“These structural and functional changes enhance learning and, ultimately create a more efficient brain with a greater capacity to learn. When we bring together diet, sleep, and exercise, we have more balance, and we build resilience.”

Essentially, self-care ensures you have the physical energy to succeed. And that in turn fuels your emotional and mental energy.

By paying attention to your own needs, you can ensure you have enough mental capacity to generate insights.


3. Prioritise what really matters

It can be difficult to say no. But spending your whole day in meetings or responding to emails doesn’t leave your brain enough time to think ahead or to innovate.

If your leadership style is to constantly respond or help your team with their needs, you may not be allowing enough time for bigger, more important priorities.

By paying attention to your own needs, you can ensure you have enough mental capacity to generate insights. Try implementing set times in your day for emails, meetings and focused tasks. Or make it clear that you don’t answer emails on weekends.

Hansen recommends blocking out some time every day to think quietly – even if it’s just for five minutes. She says, “without relaxation time, there is little space for innovative ways to build our business or solve our challenges, and we spend all of our time reacting to the day-to-day.”


4. Change your mindset
 

Abundant thinking is the best way to immediately give yourself more control over your future.

Verresen describes this as an ability to see more in your life: more options, more choices and more resources.4 And that starts with mindfulness.

It’s easy to become trapped in an unproductive mindset when you’re too hyper-focused on tasks to notice the world around you. The best way to switch into a productive, abundant way of thinking is to actively pay attention.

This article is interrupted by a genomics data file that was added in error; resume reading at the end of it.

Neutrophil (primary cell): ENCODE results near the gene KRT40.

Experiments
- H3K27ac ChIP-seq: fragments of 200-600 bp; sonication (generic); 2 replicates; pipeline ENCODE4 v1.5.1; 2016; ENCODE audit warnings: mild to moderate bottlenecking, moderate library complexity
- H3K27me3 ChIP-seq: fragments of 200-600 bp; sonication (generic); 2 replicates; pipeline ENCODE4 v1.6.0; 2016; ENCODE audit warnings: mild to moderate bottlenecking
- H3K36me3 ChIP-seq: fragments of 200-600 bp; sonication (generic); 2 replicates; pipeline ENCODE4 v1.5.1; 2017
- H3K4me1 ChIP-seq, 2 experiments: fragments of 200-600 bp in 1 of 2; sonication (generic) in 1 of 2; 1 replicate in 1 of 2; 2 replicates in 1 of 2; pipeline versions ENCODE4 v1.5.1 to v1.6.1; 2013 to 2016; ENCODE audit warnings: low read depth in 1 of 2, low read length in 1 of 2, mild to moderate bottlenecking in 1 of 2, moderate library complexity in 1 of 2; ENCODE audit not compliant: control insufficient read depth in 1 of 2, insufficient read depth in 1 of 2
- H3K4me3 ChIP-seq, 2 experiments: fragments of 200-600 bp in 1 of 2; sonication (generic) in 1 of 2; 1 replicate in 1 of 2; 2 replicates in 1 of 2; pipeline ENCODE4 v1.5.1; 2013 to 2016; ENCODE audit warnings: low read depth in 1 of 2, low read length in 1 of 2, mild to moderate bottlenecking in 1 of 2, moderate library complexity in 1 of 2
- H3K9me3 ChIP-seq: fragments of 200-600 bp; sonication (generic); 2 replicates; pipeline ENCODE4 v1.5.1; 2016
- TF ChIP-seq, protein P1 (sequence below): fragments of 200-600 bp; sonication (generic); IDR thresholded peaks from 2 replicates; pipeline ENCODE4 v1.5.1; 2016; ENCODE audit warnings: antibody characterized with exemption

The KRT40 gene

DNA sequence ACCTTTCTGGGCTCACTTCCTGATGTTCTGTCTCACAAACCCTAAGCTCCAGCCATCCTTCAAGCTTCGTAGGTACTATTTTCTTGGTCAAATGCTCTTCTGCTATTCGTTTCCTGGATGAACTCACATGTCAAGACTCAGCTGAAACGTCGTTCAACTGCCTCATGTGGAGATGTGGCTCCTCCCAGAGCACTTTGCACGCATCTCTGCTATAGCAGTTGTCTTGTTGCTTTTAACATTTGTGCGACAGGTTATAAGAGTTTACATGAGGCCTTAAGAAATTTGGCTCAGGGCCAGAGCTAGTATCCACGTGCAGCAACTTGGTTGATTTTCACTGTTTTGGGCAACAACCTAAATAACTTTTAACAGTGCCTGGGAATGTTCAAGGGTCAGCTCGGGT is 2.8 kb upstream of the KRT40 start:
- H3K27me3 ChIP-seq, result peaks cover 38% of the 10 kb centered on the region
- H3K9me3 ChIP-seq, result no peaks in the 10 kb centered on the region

By doing so, you open the door to new opportunities you may not notice otherwise. It may feel like serendipity – but the reality is you’ve created the right mindset for new connections or new ideas.

This also means trying to be neutral whenever possible: seeing things from all perspectives. If you are struggling with conflicting opinions in a meeting, write every idea down and look at theme with fresh eyes. This can release any resistance or negativity within the room.

Hansen says she plans to continue living her best life in 2018 by focusing on her health, fitness, family and relationships.

“I’m on a constant vigil to be mindful of how my brain is working, and to override self-sabotaging instincts. But I’m excited by the opportunities the new year will bring.

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Unless stated otherwise, this material has been prepared by Macquarie Bank Limited ABN 46 008 583 542 AFSL & Australian Credit Licence 237502 ("Macquarie") for general discussion purposes only, without taking into account your personal objectives, financial situation or needs. Before acting on this general information, you must consider its appropriateness having regard to your own objectives, financial situation and needs. The information provided is not intended to replace or serve as a substitute for any accounting, tax or other professional advice, consultation or service.